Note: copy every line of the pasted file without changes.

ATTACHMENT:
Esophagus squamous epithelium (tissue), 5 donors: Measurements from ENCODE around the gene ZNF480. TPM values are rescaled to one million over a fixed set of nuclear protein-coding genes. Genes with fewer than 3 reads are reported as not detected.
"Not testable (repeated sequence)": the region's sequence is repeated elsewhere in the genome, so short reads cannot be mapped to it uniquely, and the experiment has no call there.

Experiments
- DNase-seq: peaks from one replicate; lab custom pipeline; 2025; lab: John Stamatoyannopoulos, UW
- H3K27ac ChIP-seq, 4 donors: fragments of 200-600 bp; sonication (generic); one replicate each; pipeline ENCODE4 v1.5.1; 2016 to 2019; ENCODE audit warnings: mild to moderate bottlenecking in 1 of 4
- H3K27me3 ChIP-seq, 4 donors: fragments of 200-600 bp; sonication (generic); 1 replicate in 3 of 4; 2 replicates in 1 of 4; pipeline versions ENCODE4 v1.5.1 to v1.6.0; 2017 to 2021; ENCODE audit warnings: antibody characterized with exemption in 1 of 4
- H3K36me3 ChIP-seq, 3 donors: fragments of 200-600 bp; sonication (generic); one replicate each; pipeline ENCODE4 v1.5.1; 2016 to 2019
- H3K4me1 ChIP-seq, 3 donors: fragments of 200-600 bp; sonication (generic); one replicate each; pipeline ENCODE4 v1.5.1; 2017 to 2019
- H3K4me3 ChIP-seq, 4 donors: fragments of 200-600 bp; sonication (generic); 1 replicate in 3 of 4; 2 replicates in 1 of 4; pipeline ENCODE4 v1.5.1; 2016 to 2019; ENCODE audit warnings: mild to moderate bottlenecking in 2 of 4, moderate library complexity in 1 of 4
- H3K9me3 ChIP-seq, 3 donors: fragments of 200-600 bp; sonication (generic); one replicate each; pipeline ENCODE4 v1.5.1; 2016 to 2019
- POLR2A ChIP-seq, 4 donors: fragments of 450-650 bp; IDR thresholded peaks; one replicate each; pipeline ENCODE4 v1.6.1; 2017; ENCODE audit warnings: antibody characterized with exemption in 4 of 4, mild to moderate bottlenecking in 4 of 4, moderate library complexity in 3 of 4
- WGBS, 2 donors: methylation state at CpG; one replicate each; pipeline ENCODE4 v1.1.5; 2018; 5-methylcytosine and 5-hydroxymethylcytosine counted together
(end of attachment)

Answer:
Esophagus squamous epithelium (tissue), 5 donors: Measurements from ENCODE around the gene ZNF480. TPM values are rescaled to one million over a fixed set of nuclear protein-coding genes. Genes with fewer than 3 reads are reported as not detected.
"Not testable (repeated sequence)": the region's sequence is repeated elsewhere in the genome, so short reads cannot be mapped to it uniquely, and the experiment has no call there.

Experiments
- DNase-seq: peaks from one replicate; lab custom pipeline; 2025; lab: John Stamatoyannopoulos, UW
- H3K27ac ChIP-seq, 4 donors: fragments of 200-600 bp; sonication (generic); one replicate each; pipeline ENCODE4 v1.5.1; 2016 to 2019; ENCODE audit warnings: mild to moderate bottlenecking in 1 of 4
- H3K27me3 ChIP-seq, 4 donors: fragments of 200-600 bp; sonication (generic); 1 replicate in 3 of 4; 2 replicates in 1 of 4; pipeline versions ENCODE4 v1.5.1 to v1.6.0; 2017 to 2021; ENCODE audit warnings: antibody characterized with exemption in 1 of 4
- H3K36me3 ChIP-seq, 3 donors: fragments of 200-600 bp; sonication (generic); one replicate each; pipeline ENCODE4 v1.5.1; 2016 to 2019
- H3K4me1 ChIP-seq, 3 donors: fragments of 200-600 bp; sonication (generic); one replicate each; pipeline ENCODE4 v1.5.1; 2017 to 2019
- H3K4me3 ChIP-seq, 4 donors: fragments of 200-600 bp; sonication (generic); 1 replicate in 3 of 4; 2 replicates in 1 of 4; pipeline ENCODE4 v1.5.1; 2016 to 2019; ENCODE audit warnings: mild to moderate bottlenecking in 2 of 4, moderate library complexity in 1 of 4
- H3K9me3 ChIP-seq, 3 donors: fragments of 200-600 bp; sonication (generic); one replicate each; pipeline ENCODE4 v1.5.1; 2016 to 2019
- POLR2A ChIP-seq, 4 donors: fragments of 450-650 bp; IDR thresholded peaks; one replicate each; pipeline ENCODE4 v1.6.1; 2017; ENCODE audit warnings: antibody characterized with exemption in 4 of 4, mild to moderate bottlenecking in 4 of 4, moderate library complexity in 3 of 4
- WGBS, 2 donors: methylation state at CpG; one replicate each; pipeline ENCODE4 v1.1.5; 2018; 5-methylcytosine and 5-hydroxymethylcytosine counted together